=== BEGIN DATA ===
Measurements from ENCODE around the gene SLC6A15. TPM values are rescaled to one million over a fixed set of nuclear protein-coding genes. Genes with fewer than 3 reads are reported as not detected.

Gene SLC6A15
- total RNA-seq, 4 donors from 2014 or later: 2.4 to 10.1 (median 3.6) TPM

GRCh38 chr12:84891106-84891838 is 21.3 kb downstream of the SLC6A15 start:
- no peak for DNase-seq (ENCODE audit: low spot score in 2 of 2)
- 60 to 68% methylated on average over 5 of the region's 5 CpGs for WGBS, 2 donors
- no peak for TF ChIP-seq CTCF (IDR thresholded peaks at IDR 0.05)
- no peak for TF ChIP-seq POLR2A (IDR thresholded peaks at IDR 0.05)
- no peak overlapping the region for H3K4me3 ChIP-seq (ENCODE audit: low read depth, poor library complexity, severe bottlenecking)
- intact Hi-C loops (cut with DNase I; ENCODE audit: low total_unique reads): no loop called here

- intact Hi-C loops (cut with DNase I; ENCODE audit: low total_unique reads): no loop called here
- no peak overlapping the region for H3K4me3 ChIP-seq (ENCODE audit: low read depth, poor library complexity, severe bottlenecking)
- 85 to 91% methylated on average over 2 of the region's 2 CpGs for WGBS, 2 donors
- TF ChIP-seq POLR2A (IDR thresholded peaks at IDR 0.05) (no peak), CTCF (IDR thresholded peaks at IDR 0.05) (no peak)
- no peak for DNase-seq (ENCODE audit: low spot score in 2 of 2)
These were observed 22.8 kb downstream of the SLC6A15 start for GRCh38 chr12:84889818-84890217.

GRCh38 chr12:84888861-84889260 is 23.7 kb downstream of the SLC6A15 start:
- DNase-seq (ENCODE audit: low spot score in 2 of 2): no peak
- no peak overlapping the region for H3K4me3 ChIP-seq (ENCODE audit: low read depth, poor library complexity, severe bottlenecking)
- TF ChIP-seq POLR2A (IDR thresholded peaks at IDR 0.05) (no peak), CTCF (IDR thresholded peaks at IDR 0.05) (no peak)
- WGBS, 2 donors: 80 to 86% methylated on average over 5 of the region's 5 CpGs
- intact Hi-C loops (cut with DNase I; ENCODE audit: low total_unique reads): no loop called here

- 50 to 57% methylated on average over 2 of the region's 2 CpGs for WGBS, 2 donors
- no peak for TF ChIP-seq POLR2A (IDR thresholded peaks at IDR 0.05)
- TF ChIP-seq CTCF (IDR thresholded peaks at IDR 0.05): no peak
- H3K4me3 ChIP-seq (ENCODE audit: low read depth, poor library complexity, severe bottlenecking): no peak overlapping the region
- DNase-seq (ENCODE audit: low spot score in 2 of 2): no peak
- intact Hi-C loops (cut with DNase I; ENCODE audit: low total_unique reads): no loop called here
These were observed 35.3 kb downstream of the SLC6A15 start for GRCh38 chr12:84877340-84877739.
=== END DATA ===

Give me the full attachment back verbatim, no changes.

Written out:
Measurements from ENCODE around the gene SLC6A15. TPM values are rescaled to one million over a fixed set of nuclear protein-coding genes. Genes with fewer than 3 reads are reported as not detected.

Gene SLC6A15
- total RNA-seq, 4 donors from 2014 or later: 2.4 to 10.1 (median 3.6) TPM

GRCh38 chr12:84891106-84891838 is 21.3 kb downstream of the SLC6A15 start:
- no peak for DNase-seq (ENCODE audit: low spot score in 2 of 2)
- 60 to 68% methylated on average over 5 of the region's 5 CpGs for WGBS, 2 donors
- no peak for TF ChIP-seq CTCF (IDR thresholded peaks at IDR 0.05)
- no peak for TF ChIP-seq POLR2A (IDR thresholded peaks at IDR 0.05)
- no peak overlapping the region for H3K4me3 ChIP-seq (ENCODE audit: low read depth, poor library complexity, severe bottlenecking)
- intact Hi-C loops (cut with DNase I; ENCODE audit: low total_unique reads): no loop called here

- intact Hi-C loops (cut with DNase I; ENCODE audit: low total_unique reads): no loop called here
- no peak overlapping the region for H3K4me3 ChIP-seq (ENCODE audit: low read depth, poor library complexity, severe bottlenecking)
- 85 to 91% methylated on average over 2 of the region's 2 CpGs for WGBS, 2 donors
- TF ChIP-seq POLR2A (IDR thresholded peaks at IDR 0.05) (no peak), CTCF (IDR thresholded peaks at IDR 0.05) (no peak)
- no peak for DNase-seq (ENCODE audit: low spot score in 2 of 2)
These were observed 22.8 kb downstream of the SLC6A15 start for GRCh38 chr12:84889818-84890217.

GRCh38 chr12:84888861-84889260 is 23.7 kb downstream of the SLC6A15 start:
- DNase-seq (ENCODE audit: low spot score in 2 of 2): no peak
- no peak overlapping the region for H3K4me3 ChIP-seq (ENCODE audit: low read depth, poor library complexity, severe bottlenecking)
- TF ChIP-seq POLR2A (IDR thresholded peaks at IDR 0.05) (no peak), CTCF (IDR thresholded peaks at IDR 0.05) (no peak)
- WGBS, 2 donors: 80 to 86% methylated on average over 5 of the region's 5 CpGs
- intact Hi-C loops (cut with DNase I; ENCODE audit: low total_unique reads): no loop called here

- 50 to 57% methylated on average over 2 of the region's 2 CpGs for WGBS, 2 donors
- no peak for TF ChIP-seq POLR2A (IDR thresholded peaks at IDR 0.05)
- TF ChIP-seq CTCF (IDR thresholded peaks at IDR 0.05): no peak
- H3K4me3 ChIP-seq (ENCODE audit: low read depth, poor library complexity, severe bottlenecking): no peak overlapping the region
- DNase-seq (ENCODE audit: low spot score in 2 of 2): no peak
- intact Hi-C loops (cut with DNase I; ENCODE audit: low total_unique reads): no loop called here
These were observed 35.3 kb downstream of the SLC6A15 start for GRCh38 chr12:84877340-84877739.